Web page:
For the likely scenario of his deportation to France, see the footnote for his mother's profile.  

Judging from the ages of his stepchildren & from the ages of his own children by Marie HERVE, Jacques & Marie were married sometime in the early 1780s, when he was in his late 20s.  Jacques's wife's first husband's name is from the May 1796 marriage record of stepdaughter Marie-Jeanne LANGLINAIS in BRDR, 2:451 (SJA-2, 34), which calls her Maria LANGLINETTE; also in stepson Jean-Louis's daughter Marie-Perronille's 1797 baptismal record in Hébert, D., Southwest LA Records, 1-A:482 (SM Ch.: v.5, #2), which calls him Louis LANGLINAIS of St.-Malo & his father also Louis LANGLINAIS of St.-Malo.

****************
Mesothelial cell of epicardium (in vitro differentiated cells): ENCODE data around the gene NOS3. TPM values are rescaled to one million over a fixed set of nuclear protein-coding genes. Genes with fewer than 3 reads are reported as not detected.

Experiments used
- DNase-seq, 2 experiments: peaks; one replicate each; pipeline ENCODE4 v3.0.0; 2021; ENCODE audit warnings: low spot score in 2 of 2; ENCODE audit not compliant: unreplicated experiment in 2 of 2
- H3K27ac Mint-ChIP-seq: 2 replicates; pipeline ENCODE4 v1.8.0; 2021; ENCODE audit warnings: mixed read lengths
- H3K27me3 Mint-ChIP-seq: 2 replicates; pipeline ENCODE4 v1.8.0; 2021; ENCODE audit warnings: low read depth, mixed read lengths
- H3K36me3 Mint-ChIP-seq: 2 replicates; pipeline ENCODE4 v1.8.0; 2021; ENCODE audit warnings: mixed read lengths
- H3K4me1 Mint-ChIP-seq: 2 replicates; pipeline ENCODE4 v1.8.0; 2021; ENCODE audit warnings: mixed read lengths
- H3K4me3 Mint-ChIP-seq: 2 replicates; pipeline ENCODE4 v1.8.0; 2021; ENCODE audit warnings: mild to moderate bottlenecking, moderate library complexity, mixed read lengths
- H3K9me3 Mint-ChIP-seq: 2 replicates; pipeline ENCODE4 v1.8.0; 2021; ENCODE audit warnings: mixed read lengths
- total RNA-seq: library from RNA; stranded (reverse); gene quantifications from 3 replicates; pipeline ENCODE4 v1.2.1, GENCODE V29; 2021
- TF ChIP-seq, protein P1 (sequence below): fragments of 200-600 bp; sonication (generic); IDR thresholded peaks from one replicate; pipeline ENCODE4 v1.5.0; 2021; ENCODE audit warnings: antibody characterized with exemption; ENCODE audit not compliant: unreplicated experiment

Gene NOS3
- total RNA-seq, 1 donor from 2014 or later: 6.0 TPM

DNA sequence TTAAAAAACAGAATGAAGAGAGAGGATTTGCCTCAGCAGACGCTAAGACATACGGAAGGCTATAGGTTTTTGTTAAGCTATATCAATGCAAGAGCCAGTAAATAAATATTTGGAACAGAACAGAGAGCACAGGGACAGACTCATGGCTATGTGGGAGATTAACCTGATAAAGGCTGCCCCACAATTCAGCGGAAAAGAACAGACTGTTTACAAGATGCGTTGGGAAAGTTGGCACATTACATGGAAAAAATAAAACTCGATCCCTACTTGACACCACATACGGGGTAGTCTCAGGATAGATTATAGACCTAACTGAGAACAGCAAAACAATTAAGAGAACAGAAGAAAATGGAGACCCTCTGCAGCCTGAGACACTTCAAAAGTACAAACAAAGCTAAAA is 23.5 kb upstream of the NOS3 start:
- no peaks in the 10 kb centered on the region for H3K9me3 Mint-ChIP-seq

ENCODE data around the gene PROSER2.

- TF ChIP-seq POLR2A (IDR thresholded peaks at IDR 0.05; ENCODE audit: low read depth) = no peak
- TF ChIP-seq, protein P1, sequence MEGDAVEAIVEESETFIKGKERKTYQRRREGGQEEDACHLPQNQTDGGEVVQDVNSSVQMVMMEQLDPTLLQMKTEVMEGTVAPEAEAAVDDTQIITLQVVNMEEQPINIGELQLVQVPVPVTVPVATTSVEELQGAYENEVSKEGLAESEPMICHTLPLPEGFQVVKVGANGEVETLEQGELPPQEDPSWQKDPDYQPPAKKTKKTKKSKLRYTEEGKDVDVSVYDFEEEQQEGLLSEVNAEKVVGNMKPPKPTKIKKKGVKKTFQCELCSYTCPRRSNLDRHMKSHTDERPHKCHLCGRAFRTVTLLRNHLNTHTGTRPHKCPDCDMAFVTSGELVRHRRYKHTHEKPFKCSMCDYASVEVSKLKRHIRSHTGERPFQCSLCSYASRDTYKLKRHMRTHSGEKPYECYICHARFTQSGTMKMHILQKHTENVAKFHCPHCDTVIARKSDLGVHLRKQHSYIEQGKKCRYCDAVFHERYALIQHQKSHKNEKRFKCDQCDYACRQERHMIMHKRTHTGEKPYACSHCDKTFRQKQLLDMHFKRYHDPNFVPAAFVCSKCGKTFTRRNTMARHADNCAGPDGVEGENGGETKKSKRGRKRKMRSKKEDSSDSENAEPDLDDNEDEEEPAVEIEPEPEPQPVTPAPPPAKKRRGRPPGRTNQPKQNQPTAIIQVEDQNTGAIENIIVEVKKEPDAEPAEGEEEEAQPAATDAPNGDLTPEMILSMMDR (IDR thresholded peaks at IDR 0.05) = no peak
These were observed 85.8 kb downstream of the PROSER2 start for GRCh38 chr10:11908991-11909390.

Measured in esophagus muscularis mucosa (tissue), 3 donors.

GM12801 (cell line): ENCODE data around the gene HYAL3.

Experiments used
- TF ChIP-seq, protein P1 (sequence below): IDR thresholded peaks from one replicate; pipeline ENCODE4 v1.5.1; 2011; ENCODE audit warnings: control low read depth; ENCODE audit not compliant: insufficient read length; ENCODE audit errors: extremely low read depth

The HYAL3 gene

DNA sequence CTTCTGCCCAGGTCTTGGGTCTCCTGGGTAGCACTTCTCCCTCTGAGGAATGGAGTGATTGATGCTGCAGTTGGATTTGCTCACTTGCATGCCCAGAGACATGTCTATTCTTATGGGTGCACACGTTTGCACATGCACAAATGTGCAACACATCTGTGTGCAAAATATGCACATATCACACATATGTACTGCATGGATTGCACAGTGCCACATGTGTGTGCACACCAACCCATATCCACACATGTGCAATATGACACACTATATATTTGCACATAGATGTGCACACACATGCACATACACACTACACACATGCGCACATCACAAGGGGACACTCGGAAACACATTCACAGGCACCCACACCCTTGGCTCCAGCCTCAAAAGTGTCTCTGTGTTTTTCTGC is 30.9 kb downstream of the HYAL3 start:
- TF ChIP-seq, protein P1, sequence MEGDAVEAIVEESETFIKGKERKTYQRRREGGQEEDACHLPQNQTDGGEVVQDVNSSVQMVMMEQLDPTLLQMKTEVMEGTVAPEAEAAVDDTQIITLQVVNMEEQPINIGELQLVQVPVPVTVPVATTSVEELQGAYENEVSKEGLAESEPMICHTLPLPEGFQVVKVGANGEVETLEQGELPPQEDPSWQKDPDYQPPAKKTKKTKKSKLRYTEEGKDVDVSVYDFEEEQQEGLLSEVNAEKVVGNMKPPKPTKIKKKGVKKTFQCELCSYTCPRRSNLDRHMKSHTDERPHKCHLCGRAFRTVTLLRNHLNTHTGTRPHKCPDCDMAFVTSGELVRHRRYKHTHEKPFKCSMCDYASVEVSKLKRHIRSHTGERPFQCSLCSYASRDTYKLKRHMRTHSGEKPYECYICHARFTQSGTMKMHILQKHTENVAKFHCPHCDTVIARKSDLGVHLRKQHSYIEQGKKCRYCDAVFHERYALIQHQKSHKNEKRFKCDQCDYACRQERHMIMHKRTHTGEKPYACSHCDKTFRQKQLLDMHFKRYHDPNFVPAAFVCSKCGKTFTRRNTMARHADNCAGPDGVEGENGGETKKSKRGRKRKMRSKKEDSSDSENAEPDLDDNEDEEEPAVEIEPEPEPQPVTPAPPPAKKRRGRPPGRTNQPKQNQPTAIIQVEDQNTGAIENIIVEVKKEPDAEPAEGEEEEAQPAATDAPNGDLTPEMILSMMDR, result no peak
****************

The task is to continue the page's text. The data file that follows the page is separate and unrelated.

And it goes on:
Evidently Jean-Louis, called Louis, stepson of Jacques Mius D'ENTREMONT, was the progenitor of the French Creole LANGLINAIS family in South LA; he married an Acadian girl, Céleste, daughter of René LEBLANC, at Attakapas, now St. Martinville, in Sep 1794, 9 years after he reached LA.  See Hébert, D., 1-A:482(SM Ch.: v.4, #102).  I call the LANGLINAISs French Creoles because they came to LA before 1803, &, despite the LANGLINAIS association with the Acadian D'ENTREMONTs, the LANGLINAISs never lived in Acadia but were from St.-Malo, specifically St.-Servan, a suburb of St.-Malo.  (Sorry, Pauline, but I tried.)  LANGLINAIS in fact may have been a dit name.  The burial record of one of Jean-Louis's daughters who died at age 7 days in Dec 1799, & the baptismal record of another daughter born in Jan 1801, called him Jean LANDROMON dit LANGLINAIS.  See Hébert, D., 1-A:482 (SM Ch.: v.4, #197), 1-B:437.  The family's name also is spelled LANGLINE, LANGLAIS, LANGLINOIS, & is not to be confused with the more numerous French Creole LANGLOIS family who also lived in the Attakapas region.